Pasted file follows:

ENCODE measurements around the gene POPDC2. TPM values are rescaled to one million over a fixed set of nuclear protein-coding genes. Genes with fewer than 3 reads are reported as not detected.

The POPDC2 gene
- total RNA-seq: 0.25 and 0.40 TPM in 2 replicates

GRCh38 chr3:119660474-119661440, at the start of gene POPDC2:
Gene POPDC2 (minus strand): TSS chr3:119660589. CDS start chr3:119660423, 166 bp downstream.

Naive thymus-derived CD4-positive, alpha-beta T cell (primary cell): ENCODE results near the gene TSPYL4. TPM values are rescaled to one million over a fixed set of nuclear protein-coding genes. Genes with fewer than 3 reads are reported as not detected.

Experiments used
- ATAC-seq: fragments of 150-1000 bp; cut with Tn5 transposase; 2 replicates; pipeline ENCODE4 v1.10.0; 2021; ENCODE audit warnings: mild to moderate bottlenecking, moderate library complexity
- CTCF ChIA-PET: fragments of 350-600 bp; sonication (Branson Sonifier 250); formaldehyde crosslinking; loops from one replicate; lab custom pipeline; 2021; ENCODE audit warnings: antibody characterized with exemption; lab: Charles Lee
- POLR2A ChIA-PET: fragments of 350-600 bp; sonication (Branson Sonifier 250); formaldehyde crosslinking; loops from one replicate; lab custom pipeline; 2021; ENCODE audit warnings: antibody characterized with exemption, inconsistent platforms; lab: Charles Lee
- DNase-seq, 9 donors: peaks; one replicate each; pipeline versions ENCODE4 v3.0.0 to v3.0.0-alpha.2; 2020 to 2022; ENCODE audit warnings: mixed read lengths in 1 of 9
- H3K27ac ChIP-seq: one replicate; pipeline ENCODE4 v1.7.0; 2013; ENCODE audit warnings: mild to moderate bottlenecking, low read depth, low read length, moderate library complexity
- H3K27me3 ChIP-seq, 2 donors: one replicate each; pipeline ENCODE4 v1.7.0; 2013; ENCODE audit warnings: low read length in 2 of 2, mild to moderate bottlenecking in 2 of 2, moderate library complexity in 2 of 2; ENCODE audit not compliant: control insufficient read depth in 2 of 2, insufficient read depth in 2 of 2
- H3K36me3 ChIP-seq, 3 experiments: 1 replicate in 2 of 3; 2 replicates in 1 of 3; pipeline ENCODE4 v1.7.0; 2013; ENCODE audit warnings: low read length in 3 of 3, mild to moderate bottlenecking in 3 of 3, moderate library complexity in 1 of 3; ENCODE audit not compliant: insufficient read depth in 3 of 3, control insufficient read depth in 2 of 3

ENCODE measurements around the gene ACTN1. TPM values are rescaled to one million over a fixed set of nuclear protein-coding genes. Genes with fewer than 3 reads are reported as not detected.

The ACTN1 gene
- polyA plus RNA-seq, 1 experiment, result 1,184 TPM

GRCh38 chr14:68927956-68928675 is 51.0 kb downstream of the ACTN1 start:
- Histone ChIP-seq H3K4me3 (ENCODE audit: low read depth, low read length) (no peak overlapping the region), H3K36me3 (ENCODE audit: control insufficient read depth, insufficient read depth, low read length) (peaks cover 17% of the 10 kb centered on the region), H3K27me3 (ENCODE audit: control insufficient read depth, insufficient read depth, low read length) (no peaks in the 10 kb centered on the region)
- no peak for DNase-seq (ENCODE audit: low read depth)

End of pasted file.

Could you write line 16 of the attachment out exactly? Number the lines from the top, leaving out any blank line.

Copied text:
The ACTN1 gene